Wednesday, June 24, 2009

Another Day, Another Coup Plot?

I have a briefing up on the World Politics Review website about the latest political crisis to grip Turkey, this one surrounding a document -- allegedly written by the military -- which puts forward a plan to discredit and destabilize the government (as well as the pro-government Gulen movement, Turkey's most influential Islamic brotherhood).

From the piece:
Allegations that elements of the Turkish military may have been hatching a plot to discredit or even topple the government of the liberal Islamic Justice and Development Party (AKP) are threatening to raise military-civilian tensions in Turkey and further widen the country's deep political divide. At the same time, the allegations are also raising questions about how the plot against the AKP fits into an ongoing investigation into another coup attempt, known as Ergenekon.

This latest Turkish political crisis was sparked when Taraf -- a hard-hitting liberal daily that has been severely critical of the military in the past -- published a document on June 12 entitled, "Plan to Combat Islamic Fundamentalism." The four-page document, allegedly signed by a colonel in the military's psychological warfare unit, outlined ways in which the AKP government could be weakened. Among them, the document suggested "mobilizing" moles within the party and stoking anti-Armenian and anti-Greek sentiments in order to strengthen the nationalist opposition.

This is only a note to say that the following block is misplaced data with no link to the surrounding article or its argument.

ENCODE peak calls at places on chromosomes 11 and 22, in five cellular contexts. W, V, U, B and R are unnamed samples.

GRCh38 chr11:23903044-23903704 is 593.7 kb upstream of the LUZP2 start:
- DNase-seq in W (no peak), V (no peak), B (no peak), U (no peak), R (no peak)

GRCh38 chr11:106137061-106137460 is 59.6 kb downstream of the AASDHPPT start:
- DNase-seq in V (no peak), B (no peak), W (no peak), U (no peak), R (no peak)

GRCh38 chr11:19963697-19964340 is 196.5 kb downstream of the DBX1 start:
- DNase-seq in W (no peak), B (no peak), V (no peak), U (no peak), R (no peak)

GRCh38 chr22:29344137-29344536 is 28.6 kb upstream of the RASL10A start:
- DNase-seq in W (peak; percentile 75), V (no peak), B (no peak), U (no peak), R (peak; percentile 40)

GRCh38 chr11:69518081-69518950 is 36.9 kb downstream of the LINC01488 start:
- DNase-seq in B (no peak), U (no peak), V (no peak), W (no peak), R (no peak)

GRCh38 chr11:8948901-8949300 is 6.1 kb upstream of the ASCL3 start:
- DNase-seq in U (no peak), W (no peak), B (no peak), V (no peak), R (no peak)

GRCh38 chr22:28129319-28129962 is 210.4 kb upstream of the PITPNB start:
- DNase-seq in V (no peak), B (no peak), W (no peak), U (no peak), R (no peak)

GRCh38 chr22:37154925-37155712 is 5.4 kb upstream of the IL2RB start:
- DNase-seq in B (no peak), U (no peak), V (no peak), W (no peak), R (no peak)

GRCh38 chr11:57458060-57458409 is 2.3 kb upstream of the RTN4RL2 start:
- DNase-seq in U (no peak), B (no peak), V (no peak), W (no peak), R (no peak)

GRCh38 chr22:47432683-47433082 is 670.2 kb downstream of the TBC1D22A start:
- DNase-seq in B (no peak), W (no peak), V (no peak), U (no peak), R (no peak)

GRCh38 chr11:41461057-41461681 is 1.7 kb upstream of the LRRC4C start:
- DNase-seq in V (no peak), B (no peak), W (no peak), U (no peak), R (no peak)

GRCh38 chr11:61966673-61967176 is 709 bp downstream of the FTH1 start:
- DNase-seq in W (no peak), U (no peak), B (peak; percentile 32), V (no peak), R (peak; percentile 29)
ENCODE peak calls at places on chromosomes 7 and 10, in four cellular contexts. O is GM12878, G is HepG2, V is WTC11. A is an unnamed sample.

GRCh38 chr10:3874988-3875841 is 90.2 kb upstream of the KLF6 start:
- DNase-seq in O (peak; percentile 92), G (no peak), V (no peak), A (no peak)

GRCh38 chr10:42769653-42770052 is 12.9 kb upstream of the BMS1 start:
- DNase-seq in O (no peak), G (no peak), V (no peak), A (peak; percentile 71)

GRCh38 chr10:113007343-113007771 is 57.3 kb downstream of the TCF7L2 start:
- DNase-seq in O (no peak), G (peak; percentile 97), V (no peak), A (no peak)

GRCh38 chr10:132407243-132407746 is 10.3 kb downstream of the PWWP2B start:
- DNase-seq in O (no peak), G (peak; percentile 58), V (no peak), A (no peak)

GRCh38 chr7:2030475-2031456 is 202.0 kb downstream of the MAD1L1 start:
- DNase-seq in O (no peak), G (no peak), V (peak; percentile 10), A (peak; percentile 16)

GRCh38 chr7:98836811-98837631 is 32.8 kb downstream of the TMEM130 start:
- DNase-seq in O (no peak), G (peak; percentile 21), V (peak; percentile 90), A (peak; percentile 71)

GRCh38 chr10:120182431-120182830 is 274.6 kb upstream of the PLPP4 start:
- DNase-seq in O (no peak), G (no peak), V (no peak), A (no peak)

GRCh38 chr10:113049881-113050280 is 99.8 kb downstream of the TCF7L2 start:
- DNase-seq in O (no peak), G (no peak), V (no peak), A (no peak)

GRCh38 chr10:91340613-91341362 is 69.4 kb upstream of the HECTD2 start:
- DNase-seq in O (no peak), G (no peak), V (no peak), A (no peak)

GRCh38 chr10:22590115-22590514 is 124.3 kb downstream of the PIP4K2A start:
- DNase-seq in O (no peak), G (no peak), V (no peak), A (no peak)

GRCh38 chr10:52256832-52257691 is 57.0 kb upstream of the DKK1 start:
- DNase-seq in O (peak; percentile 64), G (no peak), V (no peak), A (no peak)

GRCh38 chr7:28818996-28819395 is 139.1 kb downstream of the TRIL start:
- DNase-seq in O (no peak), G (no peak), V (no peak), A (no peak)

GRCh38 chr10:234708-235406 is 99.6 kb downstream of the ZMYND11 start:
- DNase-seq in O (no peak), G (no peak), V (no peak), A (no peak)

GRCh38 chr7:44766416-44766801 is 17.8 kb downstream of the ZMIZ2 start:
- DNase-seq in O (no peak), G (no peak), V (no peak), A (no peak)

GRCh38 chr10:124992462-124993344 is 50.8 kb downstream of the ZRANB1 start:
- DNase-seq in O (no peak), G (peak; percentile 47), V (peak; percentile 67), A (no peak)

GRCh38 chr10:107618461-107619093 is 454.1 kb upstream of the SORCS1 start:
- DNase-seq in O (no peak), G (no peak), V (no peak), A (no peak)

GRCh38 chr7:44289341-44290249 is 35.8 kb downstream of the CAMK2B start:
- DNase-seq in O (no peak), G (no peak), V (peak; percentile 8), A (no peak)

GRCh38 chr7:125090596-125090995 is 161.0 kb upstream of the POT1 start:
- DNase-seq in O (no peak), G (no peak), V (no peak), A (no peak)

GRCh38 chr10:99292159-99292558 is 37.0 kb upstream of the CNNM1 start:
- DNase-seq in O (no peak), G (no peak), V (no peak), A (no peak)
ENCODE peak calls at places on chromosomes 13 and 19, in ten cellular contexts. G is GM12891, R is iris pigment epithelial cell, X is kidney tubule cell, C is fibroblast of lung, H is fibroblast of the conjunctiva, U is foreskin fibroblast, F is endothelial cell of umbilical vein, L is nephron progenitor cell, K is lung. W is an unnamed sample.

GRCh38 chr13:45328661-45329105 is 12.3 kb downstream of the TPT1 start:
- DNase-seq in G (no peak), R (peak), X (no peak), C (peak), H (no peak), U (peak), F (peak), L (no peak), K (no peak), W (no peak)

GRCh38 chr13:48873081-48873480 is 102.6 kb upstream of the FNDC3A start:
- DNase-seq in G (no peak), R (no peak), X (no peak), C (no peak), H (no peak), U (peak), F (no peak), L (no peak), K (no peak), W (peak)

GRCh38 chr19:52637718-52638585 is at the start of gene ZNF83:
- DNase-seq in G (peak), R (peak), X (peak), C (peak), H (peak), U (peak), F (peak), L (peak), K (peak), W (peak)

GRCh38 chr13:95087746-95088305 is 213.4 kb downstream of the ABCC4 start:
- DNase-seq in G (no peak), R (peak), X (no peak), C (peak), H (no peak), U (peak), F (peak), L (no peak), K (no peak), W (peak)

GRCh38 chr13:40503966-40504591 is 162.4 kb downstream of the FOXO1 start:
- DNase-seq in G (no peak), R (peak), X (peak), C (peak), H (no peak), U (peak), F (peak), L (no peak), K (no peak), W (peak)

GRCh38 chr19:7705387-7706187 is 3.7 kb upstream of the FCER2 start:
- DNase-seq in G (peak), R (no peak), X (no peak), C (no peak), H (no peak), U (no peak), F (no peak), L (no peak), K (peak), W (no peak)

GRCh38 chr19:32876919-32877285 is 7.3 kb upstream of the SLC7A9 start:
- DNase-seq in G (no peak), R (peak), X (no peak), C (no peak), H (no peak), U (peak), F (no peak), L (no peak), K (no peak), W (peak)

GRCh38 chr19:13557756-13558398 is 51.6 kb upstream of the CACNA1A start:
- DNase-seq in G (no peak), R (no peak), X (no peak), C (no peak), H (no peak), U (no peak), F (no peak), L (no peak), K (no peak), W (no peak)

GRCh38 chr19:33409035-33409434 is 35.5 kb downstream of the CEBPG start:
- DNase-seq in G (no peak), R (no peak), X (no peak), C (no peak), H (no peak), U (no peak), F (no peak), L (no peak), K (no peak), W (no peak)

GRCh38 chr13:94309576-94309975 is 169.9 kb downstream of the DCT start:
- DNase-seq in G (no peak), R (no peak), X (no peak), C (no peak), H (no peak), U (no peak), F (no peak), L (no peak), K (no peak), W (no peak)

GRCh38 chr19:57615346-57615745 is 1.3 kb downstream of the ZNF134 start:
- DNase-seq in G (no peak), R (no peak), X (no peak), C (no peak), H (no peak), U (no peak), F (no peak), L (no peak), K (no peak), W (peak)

The plan also called for discrediting the pro-government Gulen movement, Turkey's largest and most powerful Islamic brotherhood, by planting weapons and ammunition in its members' homes and even linking it to the outlawed Kurdistan Workers' Party (PKK)….

…The possibility of the leaked document being a forgery has not been discounted, at least not among members of the secularist press and Turkey's political opposition. Some observers have suggested that what's really being played out here is not a confrontation between the military and the AKP, but rather one between the generals and the influential Gulen movement. Media outlets affiliated with the movement have been among the quickest to accuse the military of being up to no good in this current crisis.

"Let's push aside whether the document is real and get into the deep," Ismet Berkan, editor of Radikal, a liberal daily owned by the pro-secularist Dogan Group, recently wrote in a column. "Everything we witness is in fact a psychological war. The Turkish Armed Forces, or TSK, is on one side, and the Gulen movement on the other."

Ultimately, regardless of who actually wrote the contested document, the affair is another reminder of how deeply polarized Turkish politics and society are right now. Opponents and supporters of the AKP are unable to find common ground on most issues, with each side quick to accuse the other of wrongdoing. As an example, several pro-government papers recently reported that investigators were almost completely certain that the document in question is genuine. Some pro-secularist papers, meanwhile, reported that investigators were almost completely certain the same document is a fake. Ultimately, this kind of split does not bode well for Turkey's political stability.
You can read the full briefing here.

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